Review Summary: Country music's saving grace
Country music is in trouble. Sure, in terms of sheer popularity, it’ll be a long time before it’s dead thanks to a built-in demographic that’s tied to the genre by geography and heritage more than any other music in modern times. The kind of trouble I speak of is a sort of cultural inbreeding. I’m reminded of a video my brother showed me of 20 different country songs stitched together through editing software, creating a prolonged Frankenstein of a chorus that climaxed in 10 songs overdubbed simultaneously—and without a hiccup, it sounded like just one song. While the recent creative vacuum is hardly unique to the genre, its sheer lack of self-awareness and identity politics has led country-pop to largely look inward for inspiration—even more so given our current political climate—leading to the musical ouroboros that we’re left with today. Many newcomers to the genre are immediately put off by this echo-chamber of negative opinions. Even people who grew up in the genre, such as myself, have been eventually worn-out by this blitzkrieg of negativity and redundancy. The fact is, it doesn't take much to stand out as a unique voice when everyone’s yelling the same thing over each other. Enter Katie Pruitt.
While she may not be “country” in the strictest sense of the word, it’s clear that Pruitt’s influences reach deep into the history of the genre. Many of her songs lean into rock and folk territory (more than enough to earn her “alternative country” Wikipedia tag), but each contains the baked-in warmth of the country music. Even on songs that go further off the deep-end, such as the gospel backing on the bridge of album-highlight “Expectations,” the bass still hums, the guitars still shine, and there’s no doubt that the heart of the song stands on a sun-bleached porch somewhere down South. Even when a glorious climax sets off like in the opener “Wishful Thinking,” it’s a brilliant firework—not a grenade. Everything on the record is happy to invite you into its world.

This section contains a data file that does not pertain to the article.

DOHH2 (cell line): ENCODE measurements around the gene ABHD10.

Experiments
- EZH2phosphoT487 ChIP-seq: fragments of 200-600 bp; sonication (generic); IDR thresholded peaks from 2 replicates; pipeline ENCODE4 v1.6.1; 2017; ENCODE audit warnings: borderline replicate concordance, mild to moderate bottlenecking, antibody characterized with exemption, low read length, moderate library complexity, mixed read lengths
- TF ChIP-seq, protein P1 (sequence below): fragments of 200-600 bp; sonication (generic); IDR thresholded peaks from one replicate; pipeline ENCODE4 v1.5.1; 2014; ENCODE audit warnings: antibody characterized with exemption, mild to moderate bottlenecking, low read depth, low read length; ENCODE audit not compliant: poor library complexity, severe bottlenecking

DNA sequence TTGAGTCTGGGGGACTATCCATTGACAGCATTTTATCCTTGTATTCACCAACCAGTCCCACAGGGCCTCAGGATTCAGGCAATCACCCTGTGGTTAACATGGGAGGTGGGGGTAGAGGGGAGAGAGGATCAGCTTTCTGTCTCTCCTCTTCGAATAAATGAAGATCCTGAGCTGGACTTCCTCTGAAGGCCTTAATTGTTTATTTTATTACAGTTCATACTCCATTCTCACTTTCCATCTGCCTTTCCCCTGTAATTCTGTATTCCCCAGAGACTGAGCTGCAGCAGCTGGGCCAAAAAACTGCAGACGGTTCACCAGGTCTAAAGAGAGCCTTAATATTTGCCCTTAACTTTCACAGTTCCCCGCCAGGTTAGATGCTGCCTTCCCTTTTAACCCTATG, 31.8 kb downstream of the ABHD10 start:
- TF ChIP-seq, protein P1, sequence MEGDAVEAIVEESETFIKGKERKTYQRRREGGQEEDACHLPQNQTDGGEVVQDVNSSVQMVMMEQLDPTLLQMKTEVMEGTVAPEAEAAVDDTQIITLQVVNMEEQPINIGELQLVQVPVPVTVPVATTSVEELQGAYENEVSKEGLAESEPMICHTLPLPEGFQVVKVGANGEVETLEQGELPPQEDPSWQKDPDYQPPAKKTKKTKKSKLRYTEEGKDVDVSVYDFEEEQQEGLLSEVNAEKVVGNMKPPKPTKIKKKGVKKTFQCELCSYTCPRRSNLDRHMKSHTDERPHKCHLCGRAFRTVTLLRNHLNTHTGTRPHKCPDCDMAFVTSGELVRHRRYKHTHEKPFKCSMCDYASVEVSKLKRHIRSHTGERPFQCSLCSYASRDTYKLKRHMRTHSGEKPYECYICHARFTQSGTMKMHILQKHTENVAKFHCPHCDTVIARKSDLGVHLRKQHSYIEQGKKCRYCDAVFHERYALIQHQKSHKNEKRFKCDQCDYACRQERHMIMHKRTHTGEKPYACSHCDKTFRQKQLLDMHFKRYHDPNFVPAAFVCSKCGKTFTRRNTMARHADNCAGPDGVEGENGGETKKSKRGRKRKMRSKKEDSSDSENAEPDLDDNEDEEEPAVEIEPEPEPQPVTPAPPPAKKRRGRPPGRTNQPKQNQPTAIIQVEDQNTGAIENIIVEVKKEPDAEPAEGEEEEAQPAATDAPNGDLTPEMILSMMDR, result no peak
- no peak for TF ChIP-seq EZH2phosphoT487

This inclusive soundscape is at the core of Pruitt’s goals with this release, which is to rewire a deeper sense of understanding into the music that she and I grew up listening to. Pruitt’s sexuality is plainly discussed on songs like “Normal” and “Loving Her,” which exist solely because these songs weren’t around for her as she grew up in a conservative society with no guide for the feelings she grappled with. This open-book approach to songwriting brings out the best in Pruitt, her soaring vocals reaching levels of intensity they likely couldn’t if they were singing about anything else. Her lyricism is simple but commanding—the stuff you hear the truth in on first listen.
Pruitt struggles somewhat on the larger scale, however. While each song works wonderfully on its own, a strong structure is missing from the album as a whole. The clearest example is the closer “It’s Always Been You,” which remains an engrossing declaration of love on its own, with a gorgeous vocal performance and a captivating orchestral backing. Unfortunately, it follows “Loving Her,” which is also an engrossing declaration of love. The latter is a prime example of what country music can be, wrapping a convincing love song in a powerful statement of inclusion and traditional instrumentation. If the actual closer was lopped off, a far stronger closing statement could have been made here. Regardless, the record is not much worse off for it.
The largest possible turn-off on the album comes from more cynical listeners who’ll find certain tunes mawkish, Disney-fied versions of a truth that many others struggle with. It’s hard to argue with these accusations outside of the context. Separated from the lyrics, some songs slide too easily into their enveloping strings and sunny guitars, but after even a cursory listen, it’s clear that the sense of hope that these instruments instill is inescapable for the goal Pruitt has—to let others like her growing up in these environments know that it’s going to be okay and that as long as she’s in this world, we’re not alone.